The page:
Winter survival focus of talk
Published: Thursday, February 03, 2011, 10:30 AM Updated: Wednesday, February 09, 2011, 9:32 AM
By Kathryn Roy
While they occurred more than two years ago, the ice storms of 2008 reverberate in the minds of Western Massachusetts residents whose lives were turned upside down due to the extreme weather.
Residents in the hilltowns and other areas across the Pioneer Valley were left without power for days.
The incident reminded Frank Grindrod of Williamsburg-based Earthwork Programs of the importance of knowing winter emergency skills, both inside and outside the home.
Earthwork offers emergency preparation talks, emergency survival and self-sufficiency workshops all over the region.
Grindrod, Earthwork’s founder and director, said the ice storms taught that being prepared for any weather-related emergency is essential if you live in New England.
If a weather forecast indicates a big winter storm is approaching, that’s the time to start preparing. Homeowners who have wells should gather bottled water for sanitation and cooking, in the event that their wells are inoperable due to a loss of power.
“We go through the house and talk about how to utilize your home if you don’t have power,” Grindrod said of his classes. “Some people have a generator, but a lot of people don’t realize your heater may not work on a generator, or you have to plug it into whatever unit you’re using.”
While most people have cordless phones these days, Grindrod said it’s important to have a corded phone as well.
“When the power goes out, those cordless phones stop working,” Grindrod pointed out. “Even though you still may have a line to your house, you want to get an emergency land line phone so you still have use of your phone in the event of a power outage.”
Grindrod recommends that in the event of a power outage or other emergency, residents need to become aware of their surroundings and to be able to accurately assess the situation.
“With that land line, you can call the electric company to report the outage and get an estimate on when it will be turned back on,” he said. “You may have someone down the road from you who doesn’t have power, even if you haven’t lost yours or if yours has been restored.”
Grindrod said with the 2008 ice storms, there were elderly and disabled people who weren’t able to take care of themselves and needed help, but no one knew of their situation.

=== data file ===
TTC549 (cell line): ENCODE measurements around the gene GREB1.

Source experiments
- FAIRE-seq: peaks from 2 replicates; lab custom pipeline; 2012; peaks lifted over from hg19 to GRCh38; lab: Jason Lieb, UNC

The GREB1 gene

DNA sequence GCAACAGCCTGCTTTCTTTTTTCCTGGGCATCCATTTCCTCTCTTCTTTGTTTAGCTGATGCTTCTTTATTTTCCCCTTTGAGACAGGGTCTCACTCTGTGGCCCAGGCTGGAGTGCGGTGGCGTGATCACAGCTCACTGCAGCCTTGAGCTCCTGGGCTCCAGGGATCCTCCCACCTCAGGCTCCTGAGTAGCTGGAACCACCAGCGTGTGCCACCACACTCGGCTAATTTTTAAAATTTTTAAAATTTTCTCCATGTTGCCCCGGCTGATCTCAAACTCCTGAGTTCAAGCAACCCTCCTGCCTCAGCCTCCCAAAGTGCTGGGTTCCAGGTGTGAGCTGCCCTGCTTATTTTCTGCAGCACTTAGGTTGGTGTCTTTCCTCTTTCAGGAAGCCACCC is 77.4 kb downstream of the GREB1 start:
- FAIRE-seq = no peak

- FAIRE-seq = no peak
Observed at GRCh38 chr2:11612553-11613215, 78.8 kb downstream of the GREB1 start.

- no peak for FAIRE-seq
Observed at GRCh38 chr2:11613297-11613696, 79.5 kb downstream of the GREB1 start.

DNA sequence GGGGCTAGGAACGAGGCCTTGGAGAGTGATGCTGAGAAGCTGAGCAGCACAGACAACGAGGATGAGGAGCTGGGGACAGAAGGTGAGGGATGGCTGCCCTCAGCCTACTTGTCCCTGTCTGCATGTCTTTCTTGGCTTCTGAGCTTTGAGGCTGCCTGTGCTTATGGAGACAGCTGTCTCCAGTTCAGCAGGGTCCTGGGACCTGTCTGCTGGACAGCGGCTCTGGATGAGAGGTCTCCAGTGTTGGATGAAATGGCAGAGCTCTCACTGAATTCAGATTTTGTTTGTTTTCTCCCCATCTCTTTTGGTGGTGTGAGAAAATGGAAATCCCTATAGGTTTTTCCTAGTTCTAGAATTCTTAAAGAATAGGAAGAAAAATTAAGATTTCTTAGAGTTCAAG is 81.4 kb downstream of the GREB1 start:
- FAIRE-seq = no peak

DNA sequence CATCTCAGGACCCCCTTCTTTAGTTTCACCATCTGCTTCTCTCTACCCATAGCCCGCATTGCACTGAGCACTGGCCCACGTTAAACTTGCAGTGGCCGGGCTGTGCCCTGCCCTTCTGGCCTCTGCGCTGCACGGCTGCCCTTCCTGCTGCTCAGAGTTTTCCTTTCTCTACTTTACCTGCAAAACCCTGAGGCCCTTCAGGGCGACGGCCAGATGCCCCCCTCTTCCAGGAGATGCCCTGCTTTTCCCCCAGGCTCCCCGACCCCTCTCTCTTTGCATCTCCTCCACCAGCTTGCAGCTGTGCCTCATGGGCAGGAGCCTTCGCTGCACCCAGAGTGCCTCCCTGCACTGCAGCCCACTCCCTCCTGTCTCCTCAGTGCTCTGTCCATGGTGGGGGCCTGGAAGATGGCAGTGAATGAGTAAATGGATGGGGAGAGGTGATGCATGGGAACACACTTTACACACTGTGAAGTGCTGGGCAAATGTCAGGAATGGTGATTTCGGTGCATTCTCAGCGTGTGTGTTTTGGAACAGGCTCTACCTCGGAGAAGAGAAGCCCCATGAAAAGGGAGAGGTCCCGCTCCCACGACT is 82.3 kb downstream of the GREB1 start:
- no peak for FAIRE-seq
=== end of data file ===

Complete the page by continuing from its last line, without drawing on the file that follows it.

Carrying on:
“Some of them died; some of them used the stove in their house like a camp stove and got carbon monoxide poisoning,” he said.
Grindrod also recommends being prepared for emergencies when traveling. Cars should be stocked with water, non-perishable snacks, blankets, decent gloves, a flashlight and flares.
“If your car goes off the side of the road, one thing you have to think about is, ‘Do I stay in my car or do I leave my car?'” he said. “If a plow is coming through, you might have to leave your car if you’re in a place where you might get hit.”
Those who stay in their car should only run the engine as the car is cooling off. They should also get out and clear any snow out of, and around, the exhaust pipe.
“If you’re going to run your car, you want to make sure you crack your windows and always have blankets,” Grindrod said.
When traveling in wintry weather, or going out in the woods to hike or hunt, it’s a good idea to give friends or family an estimated time of arrival and a phone number.
“If you have a situation where someone is lost, the quicker you’re able to alert search and rescue or EMS, the quicker they’re going to be found,” he said.
In his classes, Grindrod talks about how to be prepared to survive three days in the wilderness. At home, the preparedness is different.
“Our focus is about having some basic skills to be confident and to be comfortable; it’s about knowing what to do and being able to take care of your kids at the same time,” he said. “You could try to play games with your kids, to see if you can do without power for three hours or so at home.”
To learn more about Grindrod’s talks and workshops, visit www.earthworkprograms.com or call (413) 522-0338.
Earthwork Programs will also travel throughout the Pioneer Valley to offer workshops for larger groups.